I installed it on Nextcloud (as admin) and created a task list (as the user). Now, how do I want to use it on my phone? [This turned out to be a messy tangle with success at the end.] I have OpenTasks (org.dmfs.tasks v1.4.2), but never really used it. It appears to be local only; I can't see how to sync it with a server. Following a review I spotted, I replaced it with (Java name: org.tasks) based on the no longer available Astrid. Key features: FOSS; no ads; can sync with generic CalDAV (Nextcloud) and many others. There is a pro version on a begware basis; I don't know what additional stuff you get for this. Setting it up:


This is the text, voice and video chat client. It was installed by the Setup Wizard as a recommended app. You use it between web app instances (in your and the peer's browser). I thought the Linux and/or Android clients could do Talk autonomously, but they can't. An issue for testing: you aren't allowed to talk to yourself, e.g. on different devices (though there are rumors that that's coming soon).

I'm using Alice and Bob as the peers who are talking, the traditional names in cryptographic documentation. It's also possible to create a multi-user chat room.

Global Setup

This is by nextcloud_admin. I ended up taking all defaults. They have some integration aspects, most of which are not installed by default. They are:

  • Matterbridge Integration: This separate daemon acts as a bridge between any of generic XMPP, Nextcloud, IRC, Whatsapp, Microsoft Teams, and many others that I've never heard of, not including Zoom, Apple's iMessage or FaceTime.
  • Commands: You can execute scripts on the server. A /help command is preset.
  • is preset as your STUN server (Session Traversal Utilities for NAT, RFC 3489, 5780, 8489), which tells you your wild-side IP address and port if you're behind a NAT box. Your talk protocol will tell a peer to contact you at that address.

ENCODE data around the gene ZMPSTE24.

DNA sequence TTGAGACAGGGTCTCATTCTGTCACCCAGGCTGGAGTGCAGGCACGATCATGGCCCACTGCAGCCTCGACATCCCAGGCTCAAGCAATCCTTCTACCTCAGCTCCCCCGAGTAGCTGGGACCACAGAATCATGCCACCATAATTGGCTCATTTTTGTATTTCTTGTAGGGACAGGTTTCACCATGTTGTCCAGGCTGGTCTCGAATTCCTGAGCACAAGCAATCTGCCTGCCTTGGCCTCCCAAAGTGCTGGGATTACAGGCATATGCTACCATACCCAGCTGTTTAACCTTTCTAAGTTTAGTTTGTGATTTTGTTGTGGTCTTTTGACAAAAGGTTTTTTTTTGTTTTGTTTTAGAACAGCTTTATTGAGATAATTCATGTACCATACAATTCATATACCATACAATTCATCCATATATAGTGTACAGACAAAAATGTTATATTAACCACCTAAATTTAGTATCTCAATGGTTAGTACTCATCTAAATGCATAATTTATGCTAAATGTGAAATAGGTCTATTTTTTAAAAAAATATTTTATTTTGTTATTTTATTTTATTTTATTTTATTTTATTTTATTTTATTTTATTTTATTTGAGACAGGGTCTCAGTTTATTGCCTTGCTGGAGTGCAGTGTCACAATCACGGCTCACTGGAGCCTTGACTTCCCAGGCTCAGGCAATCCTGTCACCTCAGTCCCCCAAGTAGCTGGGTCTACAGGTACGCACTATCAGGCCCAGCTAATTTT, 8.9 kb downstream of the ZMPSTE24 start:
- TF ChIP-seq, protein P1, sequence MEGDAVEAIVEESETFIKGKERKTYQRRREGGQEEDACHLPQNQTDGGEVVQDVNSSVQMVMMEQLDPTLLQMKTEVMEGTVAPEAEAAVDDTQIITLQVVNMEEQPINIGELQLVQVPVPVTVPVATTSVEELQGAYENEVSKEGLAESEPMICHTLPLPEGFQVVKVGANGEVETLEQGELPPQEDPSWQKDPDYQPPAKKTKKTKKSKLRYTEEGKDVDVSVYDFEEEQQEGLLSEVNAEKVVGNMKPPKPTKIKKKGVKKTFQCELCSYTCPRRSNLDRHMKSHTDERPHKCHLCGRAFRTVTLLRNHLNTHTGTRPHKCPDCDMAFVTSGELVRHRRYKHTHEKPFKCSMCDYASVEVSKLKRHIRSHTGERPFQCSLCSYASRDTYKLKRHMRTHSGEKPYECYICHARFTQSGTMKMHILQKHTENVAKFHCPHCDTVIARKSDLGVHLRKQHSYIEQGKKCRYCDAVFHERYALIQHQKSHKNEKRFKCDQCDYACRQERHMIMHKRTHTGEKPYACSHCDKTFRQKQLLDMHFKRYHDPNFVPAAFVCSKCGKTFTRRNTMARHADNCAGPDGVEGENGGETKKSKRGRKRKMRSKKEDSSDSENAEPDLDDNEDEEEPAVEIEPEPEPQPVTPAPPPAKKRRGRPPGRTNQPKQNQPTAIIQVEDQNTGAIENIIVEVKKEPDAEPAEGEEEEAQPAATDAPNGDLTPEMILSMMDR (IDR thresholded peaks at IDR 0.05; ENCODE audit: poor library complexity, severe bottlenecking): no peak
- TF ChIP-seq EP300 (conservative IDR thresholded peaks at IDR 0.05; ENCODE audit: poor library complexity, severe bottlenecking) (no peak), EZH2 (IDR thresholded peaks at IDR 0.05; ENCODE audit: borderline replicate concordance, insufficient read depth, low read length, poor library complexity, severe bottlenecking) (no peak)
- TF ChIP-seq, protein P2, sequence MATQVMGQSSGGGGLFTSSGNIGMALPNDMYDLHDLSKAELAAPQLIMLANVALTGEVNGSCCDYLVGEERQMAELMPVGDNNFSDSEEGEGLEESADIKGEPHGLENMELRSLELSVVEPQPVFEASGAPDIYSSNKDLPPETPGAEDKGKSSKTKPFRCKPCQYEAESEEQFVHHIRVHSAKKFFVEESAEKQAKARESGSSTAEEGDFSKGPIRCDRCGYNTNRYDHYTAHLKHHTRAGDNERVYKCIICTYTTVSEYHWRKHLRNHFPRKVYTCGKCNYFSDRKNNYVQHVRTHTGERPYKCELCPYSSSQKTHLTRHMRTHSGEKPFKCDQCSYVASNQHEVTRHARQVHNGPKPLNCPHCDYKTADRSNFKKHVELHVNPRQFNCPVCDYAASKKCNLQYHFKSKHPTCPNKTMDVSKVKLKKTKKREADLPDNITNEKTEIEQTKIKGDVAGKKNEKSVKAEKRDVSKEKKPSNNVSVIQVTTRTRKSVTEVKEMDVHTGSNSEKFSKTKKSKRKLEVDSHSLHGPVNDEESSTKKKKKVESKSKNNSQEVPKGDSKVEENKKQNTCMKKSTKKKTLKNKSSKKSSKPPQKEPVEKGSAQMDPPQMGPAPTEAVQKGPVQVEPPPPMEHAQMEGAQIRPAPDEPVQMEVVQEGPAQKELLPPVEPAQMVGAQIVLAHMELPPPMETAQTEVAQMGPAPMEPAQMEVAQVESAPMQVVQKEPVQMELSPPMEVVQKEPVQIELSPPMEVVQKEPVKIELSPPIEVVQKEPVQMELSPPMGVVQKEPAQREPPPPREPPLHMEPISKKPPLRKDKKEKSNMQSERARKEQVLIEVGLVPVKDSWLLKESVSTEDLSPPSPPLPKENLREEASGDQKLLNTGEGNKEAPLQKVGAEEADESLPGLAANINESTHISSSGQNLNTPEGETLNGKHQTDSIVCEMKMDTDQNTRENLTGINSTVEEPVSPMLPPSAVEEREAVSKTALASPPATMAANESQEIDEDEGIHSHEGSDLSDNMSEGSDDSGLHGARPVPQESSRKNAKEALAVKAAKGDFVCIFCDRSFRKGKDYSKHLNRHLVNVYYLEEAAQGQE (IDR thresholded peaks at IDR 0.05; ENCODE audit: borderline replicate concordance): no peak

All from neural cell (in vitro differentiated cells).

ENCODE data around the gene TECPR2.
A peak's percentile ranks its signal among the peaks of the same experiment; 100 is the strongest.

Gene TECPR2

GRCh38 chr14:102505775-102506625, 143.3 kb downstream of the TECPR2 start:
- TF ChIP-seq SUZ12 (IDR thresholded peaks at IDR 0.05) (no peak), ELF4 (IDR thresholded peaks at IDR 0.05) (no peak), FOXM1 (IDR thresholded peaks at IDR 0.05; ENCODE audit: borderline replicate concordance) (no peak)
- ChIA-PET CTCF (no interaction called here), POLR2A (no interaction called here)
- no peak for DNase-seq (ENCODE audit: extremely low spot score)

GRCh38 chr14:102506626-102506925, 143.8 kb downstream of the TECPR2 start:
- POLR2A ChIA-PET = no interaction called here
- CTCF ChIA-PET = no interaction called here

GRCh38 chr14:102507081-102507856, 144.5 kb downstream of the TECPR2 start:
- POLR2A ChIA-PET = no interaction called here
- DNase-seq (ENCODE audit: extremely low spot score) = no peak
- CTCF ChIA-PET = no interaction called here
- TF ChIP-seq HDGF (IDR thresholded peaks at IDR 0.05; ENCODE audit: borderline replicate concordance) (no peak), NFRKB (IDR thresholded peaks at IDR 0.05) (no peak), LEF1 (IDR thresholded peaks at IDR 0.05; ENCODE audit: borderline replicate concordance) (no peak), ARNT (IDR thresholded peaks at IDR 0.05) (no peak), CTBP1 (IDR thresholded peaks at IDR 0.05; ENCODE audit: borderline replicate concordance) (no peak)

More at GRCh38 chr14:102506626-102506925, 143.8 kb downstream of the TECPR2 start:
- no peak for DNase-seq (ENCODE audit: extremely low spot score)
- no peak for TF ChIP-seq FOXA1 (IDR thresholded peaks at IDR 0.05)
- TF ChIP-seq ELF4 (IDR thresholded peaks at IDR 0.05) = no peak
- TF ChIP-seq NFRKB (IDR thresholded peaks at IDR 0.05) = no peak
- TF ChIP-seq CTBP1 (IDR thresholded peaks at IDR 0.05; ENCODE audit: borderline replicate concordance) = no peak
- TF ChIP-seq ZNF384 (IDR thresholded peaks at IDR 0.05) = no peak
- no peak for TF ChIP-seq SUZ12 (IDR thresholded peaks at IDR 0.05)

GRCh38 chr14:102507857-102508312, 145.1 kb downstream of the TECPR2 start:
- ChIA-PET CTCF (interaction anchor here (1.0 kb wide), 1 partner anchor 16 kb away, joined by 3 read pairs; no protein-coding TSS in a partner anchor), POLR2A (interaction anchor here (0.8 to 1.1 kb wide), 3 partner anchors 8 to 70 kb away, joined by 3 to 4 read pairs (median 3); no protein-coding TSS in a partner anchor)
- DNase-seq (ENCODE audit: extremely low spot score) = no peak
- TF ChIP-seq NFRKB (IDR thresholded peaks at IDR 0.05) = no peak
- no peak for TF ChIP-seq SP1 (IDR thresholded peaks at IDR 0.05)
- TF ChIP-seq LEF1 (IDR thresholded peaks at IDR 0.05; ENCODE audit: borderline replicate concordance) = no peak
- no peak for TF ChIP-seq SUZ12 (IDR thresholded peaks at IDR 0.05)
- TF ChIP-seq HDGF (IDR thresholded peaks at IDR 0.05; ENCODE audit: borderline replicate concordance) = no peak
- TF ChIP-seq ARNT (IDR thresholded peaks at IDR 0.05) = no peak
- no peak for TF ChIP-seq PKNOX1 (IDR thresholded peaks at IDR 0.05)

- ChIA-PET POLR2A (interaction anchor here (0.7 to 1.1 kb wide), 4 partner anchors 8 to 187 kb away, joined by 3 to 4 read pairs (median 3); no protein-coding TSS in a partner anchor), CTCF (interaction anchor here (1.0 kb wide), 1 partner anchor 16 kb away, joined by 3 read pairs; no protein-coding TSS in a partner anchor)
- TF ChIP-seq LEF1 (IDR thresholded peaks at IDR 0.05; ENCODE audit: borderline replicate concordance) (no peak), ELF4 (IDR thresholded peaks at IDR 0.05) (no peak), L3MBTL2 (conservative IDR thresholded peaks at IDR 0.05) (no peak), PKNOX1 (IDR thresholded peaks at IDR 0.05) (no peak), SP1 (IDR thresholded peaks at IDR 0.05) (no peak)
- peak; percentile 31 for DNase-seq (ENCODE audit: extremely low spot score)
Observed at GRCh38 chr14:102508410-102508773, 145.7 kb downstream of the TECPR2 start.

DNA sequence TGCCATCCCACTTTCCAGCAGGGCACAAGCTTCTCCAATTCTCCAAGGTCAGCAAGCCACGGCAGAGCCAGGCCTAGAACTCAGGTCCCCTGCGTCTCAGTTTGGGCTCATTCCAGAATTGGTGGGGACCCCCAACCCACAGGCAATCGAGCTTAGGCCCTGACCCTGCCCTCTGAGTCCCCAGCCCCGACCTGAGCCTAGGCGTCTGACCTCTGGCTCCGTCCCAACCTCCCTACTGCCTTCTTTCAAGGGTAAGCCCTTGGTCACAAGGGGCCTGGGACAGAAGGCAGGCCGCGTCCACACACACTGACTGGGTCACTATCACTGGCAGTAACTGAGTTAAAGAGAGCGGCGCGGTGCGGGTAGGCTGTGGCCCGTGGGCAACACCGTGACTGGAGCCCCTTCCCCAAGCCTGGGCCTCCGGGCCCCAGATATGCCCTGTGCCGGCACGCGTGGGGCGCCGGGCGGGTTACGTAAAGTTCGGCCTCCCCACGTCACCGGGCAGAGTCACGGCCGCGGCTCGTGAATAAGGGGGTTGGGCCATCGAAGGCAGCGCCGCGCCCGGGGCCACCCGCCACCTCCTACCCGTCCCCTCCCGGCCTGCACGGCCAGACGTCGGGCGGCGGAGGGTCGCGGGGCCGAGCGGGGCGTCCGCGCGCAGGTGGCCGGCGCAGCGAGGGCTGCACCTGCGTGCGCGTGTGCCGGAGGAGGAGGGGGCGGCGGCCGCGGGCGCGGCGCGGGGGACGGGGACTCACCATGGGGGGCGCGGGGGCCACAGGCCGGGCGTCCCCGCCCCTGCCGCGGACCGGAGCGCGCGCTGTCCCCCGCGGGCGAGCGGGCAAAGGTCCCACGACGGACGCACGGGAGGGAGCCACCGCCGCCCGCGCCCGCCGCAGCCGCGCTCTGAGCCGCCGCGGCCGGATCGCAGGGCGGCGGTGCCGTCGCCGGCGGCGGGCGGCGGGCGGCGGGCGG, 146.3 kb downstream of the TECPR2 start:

• TURN server: Suppose your net has a firewall preventing remote peers from connecting to you. The TURN server executes on the wild side and it acts as a proxy or unencrypted VPN, and the peers connect to it instead.
  • High performance backend: The low performance signaling server is included, but if you're going to have over 4 participants in a chat, they recommend a separate daemon. The shared secret should be configured in this daemon and in Nextcloud (globally). It appears to not be needed for the low performance signaling server. Self-hosted backend(s) are available, and Nextcloud has a partner that offers (sells, I assume) this service.

User Setup

Each participating user needs to set up Talk, like this:

  • Log in to the web client as the user.
  • Click on the Q icon for Talk.
  • Hamburger - Talk Settings. (Many apps, but not this one, have their settings dialog in user settings, i.e. avatar - Settings - find the line item for the app if any.) Settable items are:
    • Choose which mic and camera, if not unique. Give permission to use the microphone and camera (and remember the decision). The test picture is showing my face, and if I speak, there's a bargraph showing mic activity.
    • Attachments Folder: /Talk (is the default).
    • Share Read-Status
    • Play a sound when a participant joins or leaves the call.
    • There's a table of keyboard shortcuts.
    • Use the X in the upper right corner to close settings.

Create a Conversation and Test It

  • Alice, in the navigation pane, enters bob in the top box Search Conversations or Users. He is found. Hit '+' to the right of the box to add him to (a new) conversation.
  • It is also possible to create a multi-user conversation, the same idea as an IRC chat room or a Zoom meeting. But I didn't test that feature.
  • The conversation now exists. Alice clicks on its navigation line item to join it. But we haven't actually started the call yet. (Close the navigation pane by clicking on the hamburger.)
  • Test one: there's a text entry field at the bottom. Send a text message. Return key, or the right wedge icon at the right of the box, will send out the message, which appears as a pop-up on the peer's Talk window (and various other places can be turned on). I wonder what is the maximum length, if any? I sent 300 bytes at once and it was delivered OK.